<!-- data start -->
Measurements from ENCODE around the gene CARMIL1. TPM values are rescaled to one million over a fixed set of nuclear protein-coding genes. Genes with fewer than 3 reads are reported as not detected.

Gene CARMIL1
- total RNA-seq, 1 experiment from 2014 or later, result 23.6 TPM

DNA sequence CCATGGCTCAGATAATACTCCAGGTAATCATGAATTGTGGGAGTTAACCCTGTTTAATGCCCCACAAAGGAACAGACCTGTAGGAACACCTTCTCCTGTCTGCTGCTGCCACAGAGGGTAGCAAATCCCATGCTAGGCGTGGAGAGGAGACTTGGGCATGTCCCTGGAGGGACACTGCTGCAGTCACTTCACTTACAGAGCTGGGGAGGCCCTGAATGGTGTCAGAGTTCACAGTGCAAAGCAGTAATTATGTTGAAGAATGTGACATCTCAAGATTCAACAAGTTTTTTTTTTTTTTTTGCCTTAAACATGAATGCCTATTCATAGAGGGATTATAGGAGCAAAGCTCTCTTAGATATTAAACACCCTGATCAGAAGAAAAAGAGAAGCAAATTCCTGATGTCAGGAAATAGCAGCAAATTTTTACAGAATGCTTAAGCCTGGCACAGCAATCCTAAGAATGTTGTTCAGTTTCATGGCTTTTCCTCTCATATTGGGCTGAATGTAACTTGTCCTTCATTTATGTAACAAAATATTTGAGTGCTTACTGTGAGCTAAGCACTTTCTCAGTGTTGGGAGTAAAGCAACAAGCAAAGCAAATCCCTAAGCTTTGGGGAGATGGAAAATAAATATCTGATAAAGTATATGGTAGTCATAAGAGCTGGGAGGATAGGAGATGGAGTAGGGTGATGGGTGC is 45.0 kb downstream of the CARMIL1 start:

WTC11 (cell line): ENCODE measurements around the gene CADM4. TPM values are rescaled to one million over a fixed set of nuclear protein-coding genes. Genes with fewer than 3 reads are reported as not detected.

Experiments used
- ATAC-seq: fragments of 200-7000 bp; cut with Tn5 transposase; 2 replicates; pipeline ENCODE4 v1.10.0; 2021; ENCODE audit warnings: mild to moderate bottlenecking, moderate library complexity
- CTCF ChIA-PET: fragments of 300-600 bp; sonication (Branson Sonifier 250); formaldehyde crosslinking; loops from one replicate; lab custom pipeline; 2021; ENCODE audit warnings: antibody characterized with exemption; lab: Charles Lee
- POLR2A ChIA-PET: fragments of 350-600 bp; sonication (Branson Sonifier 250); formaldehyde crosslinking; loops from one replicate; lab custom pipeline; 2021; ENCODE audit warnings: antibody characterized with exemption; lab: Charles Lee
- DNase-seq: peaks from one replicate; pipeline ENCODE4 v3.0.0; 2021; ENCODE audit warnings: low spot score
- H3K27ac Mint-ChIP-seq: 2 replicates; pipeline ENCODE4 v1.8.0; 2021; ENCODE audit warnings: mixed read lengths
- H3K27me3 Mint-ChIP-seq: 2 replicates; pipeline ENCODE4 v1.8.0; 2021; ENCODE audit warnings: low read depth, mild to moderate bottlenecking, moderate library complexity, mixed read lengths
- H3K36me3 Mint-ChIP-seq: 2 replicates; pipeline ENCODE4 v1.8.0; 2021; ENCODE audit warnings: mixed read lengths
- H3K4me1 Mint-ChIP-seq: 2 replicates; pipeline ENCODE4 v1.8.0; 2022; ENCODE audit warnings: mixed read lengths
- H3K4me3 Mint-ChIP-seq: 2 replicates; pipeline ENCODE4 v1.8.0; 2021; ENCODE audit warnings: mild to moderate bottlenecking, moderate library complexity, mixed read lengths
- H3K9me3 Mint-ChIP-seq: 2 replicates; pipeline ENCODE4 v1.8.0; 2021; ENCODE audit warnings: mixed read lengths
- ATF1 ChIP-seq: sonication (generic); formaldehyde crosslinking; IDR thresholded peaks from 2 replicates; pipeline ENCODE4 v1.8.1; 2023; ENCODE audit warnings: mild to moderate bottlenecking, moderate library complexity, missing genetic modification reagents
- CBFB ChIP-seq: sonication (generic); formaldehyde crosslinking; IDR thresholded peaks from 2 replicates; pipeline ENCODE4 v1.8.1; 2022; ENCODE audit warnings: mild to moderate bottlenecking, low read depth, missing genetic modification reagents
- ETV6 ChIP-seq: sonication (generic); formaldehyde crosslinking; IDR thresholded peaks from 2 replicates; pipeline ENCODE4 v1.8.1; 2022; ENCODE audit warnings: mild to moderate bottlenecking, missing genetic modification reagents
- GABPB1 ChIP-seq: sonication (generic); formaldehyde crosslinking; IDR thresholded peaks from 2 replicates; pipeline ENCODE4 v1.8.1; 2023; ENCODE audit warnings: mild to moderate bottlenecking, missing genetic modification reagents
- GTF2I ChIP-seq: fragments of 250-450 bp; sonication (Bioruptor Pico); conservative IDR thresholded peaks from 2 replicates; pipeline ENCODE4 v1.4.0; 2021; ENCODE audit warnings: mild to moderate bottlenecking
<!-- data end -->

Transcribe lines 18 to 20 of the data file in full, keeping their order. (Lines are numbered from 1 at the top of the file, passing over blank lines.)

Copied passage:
- CBFB ChIP-seq: sonication (generic); formaldehyde crosslinking; IDR thresholded peaks from 2 replicates; pipeline ENCODE4 v1.8.1; 2022; ENCODE audit warnings: mild to moderate bottlenecking, low read depth, missing genetic modification reagents
- ETV6 ChIP-seq: sonication (generic); formaldehyde crosslinking; IDR thresholded peaks from 2 replicates; pipeline ENCODE4 v1.8.1; 2022; ENCODE audit warnings: mild to moderate bottlenecking, missing genetic modification reagents
- GABPB1 ChIP-seq: sonication (generic); formaldehyde crosslinking; IDR thresholded peaks from 2 replicates; pipeline ENCODE4 v1.8.1; 2023; ENCODE audit warnings: mild to moderate bottlenecking, missing genetic modification reagents